Morgan Stanley, the only large Wall Street bank to avoid major job cuts this year, said on Thursday that it would fire 1,600 employees in the first quarter to cut costs as trading and banking revenue show few signs of recovering.
Morgan Stanley declined to say how much it would save from these cuts, but if the cost savings are similar to those seen by Goldman Sachs Group Inc
Still the cuts, which amount to 2.6 percent of the bank's workforce, may be too small and Morgan Stanley will have to do more to show it is serious about earning a better return for shareholders, analysts said.
Business is slow, but none of these cuts seem like radical changes in the business model to me, said Chris Kotowski, a bank analyst at Oppenheimer & Co.
Large banks across the world have outlined plans to cut more than 125,000 jobs this year, according to a Reuters tally.
Goldman, JPMorgan Chase & Co
These cuts come as banks see their profitability sink amid the weak global economy and European debt crisis. Clients are holding back on trading and dealmaking activity until markets become less volatile. At the same time, the value of securities banks hold for investments, clients or market-making purposes has declined, further hitting the bottom line.
At Morgan Stanley, which employs 62,648 people globally, the job cuts will come across all staff levels and geographic areas, including investment banking, trading and back-office functions, spokesman Mark Lake said.
Analysts expect the bank to trim more jobs toward the middle of next year, as the Morgan Stanley Smith Barney franchise is further integrated .
Offices can be consolidated across the MSSB network, middle-management ranks can be thinned and support staffs rapidly resized, said Sanford Bernstein & Co analyst Brad Hintz, a former Morgan Stanley treasurer.
Before Thursday's announcement, Morgan Stanley had kept firings limited to several hundred underperforming financial advisers earlier in 2011.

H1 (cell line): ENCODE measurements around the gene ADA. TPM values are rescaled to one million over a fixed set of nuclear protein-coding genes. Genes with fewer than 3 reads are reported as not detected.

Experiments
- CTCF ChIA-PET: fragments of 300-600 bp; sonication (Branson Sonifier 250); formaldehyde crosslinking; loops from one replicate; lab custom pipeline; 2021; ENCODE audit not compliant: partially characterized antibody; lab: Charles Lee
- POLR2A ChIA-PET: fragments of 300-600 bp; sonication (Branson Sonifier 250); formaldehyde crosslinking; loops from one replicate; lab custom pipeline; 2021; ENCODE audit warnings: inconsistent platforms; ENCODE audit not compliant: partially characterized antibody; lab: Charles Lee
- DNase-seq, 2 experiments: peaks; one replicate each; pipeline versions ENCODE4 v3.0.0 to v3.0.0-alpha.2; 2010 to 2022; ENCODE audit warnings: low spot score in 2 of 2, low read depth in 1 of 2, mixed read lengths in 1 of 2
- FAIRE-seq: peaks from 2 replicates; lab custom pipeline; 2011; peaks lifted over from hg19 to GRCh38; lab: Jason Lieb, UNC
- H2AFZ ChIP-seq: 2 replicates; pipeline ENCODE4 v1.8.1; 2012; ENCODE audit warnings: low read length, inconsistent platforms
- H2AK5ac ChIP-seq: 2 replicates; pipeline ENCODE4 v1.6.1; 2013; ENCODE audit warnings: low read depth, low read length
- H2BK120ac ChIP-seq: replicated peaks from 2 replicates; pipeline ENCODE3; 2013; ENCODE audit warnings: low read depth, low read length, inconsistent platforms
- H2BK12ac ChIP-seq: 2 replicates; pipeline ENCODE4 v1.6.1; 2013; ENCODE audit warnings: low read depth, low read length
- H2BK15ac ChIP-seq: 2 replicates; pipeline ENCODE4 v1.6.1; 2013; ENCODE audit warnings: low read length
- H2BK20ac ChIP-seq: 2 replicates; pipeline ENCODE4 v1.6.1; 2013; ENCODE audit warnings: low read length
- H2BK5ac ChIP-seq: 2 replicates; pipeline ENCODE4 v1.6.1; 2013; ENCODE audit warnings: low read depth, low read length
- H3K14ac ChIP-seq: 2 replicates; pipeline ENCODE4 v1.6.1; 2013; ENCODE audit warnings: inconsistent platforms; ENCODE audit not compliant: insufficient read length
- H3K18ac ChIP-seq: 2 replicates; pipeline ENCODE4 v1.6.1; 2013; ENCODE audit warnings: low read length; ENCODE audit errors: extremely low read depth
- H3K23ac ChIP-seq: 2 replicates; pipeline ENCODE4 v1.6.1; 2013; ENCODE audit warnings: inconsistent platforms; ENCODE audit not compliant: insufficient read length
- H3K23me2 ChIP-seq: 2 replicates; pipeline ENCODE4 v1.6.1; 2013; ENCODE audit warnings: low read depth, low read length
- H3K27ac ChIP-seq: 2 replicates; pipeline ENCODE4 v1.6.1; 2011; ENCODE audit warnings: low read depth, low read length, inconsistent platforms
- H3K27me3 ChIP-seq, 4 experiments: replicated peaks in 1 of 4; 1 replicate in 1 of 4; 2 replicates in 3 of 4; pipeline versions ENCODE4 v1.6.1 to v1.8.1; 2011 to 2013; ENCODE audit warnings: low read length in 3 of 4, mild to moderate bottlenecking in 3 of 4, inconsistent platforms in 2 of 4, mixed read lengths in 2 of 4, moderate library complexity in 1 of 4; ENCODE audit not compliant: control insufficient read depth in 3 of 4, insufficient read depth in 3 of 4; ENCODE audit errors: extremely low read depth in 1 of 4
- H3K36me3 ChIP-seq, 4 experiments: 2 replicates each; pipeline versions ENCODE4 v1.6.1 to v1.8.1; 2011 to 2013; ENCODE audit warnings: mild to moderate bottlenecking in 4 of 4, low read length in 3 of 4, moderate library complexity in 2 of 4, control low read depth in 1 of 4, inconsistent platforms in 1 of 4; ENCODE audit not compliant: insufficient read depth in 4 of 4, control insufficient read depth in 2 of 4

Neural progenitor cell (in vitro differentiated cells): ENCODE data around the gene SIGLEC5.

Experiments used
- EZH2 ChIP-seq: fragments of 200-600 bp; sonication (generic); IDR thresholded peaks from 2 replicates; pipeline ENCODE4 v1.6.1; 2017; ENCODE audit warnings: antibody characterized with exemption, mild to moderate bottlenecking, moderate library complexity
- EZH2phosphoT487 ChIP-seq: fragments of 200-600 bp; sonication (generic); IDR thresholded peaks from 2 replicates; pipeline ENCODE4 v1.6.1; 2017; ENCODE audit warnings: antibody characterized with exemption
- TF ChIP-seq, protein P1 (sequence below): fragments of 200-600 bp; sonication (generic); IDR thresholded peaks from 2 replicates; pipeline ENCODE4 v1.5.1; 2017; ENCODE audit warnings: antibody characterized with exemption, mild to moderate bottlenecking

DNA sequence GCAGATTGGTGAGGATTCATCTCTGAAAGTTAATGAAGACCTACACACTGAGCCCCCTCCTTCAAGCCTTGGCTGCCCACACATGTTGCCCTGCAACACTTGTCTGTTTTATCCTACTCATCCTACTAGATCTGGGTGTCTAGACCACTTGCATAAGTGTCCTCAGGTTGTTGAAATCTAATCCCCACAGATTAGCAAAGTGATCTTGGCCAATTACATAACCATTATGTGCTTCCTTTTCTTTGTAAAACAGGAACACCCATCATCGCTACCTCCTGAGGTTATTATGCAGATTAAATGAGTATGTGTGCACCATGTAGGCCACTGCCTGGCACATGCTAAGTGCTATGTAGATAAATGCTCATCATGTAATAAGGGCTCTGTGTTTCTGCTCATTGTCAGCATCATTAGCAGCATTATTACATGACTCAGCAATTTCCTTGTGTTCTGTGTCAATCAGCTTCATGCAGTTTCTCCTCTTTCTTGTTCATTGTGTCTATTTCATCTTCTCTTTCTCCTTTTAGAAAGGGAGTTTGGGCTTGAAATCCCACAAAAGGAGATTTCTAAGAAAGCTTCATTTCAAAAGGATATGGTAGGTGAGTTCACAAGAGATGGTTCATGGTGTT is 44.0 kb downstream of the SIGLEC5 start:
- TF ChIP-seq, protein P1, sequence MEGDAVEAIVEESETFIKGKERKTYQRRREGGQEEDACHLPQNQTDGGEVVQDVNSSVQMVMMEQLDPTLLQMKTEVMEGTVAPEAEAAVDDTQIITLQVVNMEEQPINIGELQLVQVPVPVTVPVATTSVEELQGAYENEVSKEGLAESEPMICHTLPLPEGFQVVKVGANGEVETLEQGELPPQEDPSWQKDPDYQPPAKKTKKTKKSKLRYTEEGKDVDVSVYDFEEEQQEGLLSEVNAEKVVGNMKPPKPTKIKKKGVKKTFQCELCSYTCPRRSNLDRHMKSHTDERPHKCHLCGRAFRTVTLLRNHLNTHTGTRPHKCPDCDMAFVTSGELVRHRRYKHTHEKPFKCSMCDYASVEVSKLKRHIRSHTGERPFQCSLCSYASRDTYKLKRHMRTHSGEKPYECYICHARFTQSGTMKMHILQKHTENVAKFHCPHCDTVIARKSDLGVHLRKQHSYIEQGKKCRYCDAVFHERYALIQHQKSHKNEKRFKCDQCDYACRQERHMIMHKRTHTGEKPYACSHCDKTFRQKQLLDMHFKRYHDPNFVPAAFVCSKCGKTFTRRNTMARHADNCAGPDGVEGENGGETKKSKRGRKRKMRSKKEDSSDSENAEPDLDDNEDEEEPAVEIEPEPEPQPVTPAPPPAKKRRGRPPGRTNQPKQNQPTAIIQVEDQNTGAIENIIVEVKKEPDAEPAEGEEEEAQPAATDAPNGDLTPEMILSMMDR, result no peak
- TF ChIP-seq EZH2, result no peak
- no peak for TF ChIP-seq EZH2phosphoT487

Executives have emphasized that the bank had not built up staff as much as competitors during a brief market revival in 2009, and that they were still building up Morgan Stanley's fixed-income trading division.
The company has also cut costs unrelated to pay, such as Blackberry use, travel and data services, and lifted an annual expense savings target from the Smith Barney integration to $1.4 billion a year from $1.1 billion.
But those efforts have done little to calm investors worried about Morgan Stanley's exposure to the European debt crisis.
Although everyone gets hit on bad days with Europe, Morgan Stanley was the poster child, with the most extreme swings, said Walter Todd, a portfolio manager at Greenwood Capital who liquidated most of his Morgan Stanley shares last week.
Shares of Morgan Stanley and Goldman are both trading at discounts to tangible book value, and both are down more than 44 percent so far this year, as of Wednesday's close. The NYSE Arca Securities Broker/Dealer Index, which includes both stocks, is down a more moderate 33 percent, while the S&P 500 Index is down 3.6 percent.
Analysts are in the midst of a new round of cuts on their profit estimates for investment banks.
Morgan Stanley is likely to report a loss in the fourth quarter, according to recent analysts' estimates, due to a special $1.2 billion charge related to a settlement with the bond insurer MBIA Inc
Even excluding that charge, Morgan Stanley will earn just 15 cents per share for the fourth quarter, Atlantic Equities analyst Richard Staite predicted in a report on Thursday. That compares with 41 cents per share in the year-ago period.
Staite expects Morgan Stanley to earn a 2 percent return on tangible equity in the fourth quarter of 2011. That figure will climb to 6.6 percent in 2012, he predicted, still a far cry from the mid-teens level that some investors had been expecting.
Job cuts may help Morgan Stanley achieve better returns.
Goldman eliminated 4 percent of its staff during the third quarter by cutting 1,300 jobs. The move helped the bank lower compensation costs by $1.6 billion, above a target set in July to cut 1,000 jobs and save $1.2 billion.
But its return-on-equity for the first nine months of the year was 3.7 percent, far below Goldman's ROE levels that were above 30 percent before the financial crisis or the 22.5 percent it achieved in 2009.
(Reporting By Lauren Tara LaCapra; Editing by Paritosh Bansal, Derek Caney, Dave Zimmerman)